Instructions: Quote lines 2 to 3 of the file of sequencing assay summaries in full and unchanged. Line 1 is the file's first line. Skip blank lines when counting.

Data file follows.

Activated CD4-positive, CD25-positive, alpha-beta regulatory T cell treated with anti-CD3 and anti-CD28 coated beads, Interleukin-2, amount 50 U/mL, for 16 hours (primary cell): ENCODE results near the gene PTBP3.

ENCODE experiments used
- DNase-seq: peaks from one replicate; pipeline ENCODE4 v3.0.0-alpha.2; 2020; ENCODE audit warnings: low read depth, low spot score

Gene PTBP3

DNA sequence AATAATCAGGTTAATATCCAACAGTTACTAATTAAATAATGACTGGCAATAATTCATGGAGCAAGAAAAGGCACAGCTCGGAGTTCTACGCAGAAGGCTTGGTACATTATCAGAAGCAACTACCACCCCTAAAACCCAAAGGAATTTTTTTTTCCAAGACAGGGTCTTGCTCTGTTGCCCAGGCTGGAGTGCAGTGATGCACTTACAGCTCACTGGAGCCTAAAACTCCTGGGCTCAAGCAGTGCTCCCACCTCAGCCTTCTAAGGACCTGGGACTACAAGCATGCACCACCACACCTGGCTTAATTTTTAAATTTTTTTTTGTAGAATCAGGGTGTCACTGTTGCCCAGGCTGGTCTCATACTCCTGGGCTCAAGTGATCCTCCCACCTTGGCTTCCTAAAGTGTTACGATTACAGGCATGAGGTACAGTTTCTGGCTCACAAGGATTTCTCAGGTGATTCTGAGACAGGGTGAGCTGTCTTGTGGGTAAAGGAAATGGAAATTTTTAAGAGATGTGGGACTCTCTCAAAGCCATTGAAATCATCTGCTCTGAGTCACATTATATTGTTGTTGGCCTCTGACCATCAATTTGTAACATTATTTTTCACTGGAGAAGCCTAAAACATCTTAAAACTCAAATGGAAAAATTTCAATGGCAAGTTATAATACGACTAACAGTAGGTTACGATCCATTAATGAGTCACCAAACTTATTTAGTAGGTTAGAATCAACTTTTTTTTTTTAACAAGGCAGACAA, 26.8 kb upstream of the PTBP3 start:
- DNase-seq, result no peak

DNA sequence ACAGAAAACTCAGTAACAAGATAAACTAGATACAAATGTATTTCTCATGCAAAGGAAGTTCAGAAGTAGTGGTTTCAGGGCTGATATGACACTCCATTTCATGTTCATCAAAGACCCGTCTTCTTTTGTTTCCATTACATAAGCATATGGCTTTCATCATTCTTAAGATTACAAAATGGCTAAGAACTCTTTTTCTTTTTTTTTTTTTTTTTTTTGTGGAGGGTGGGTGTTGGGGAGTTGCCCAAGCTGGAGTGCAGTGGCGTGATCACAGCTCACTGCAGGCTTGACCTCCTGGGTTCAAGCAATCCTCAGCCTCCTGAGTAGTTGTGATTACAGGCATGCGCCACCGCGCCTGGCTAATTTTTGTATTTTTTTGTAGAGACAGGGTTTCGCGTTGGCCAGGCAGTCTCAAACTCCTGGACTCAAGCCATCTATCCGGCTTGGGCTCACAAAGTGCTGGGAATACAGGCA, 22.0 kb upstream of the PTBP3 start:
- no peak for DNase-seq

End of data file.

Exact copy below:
ENCODE experiments used
- DNase-seq: peaks from one replicate; pipeline ENCODE4 v3.0.0-alpha.2; 2020; ENCODE audit warnings: low read depth, low spot score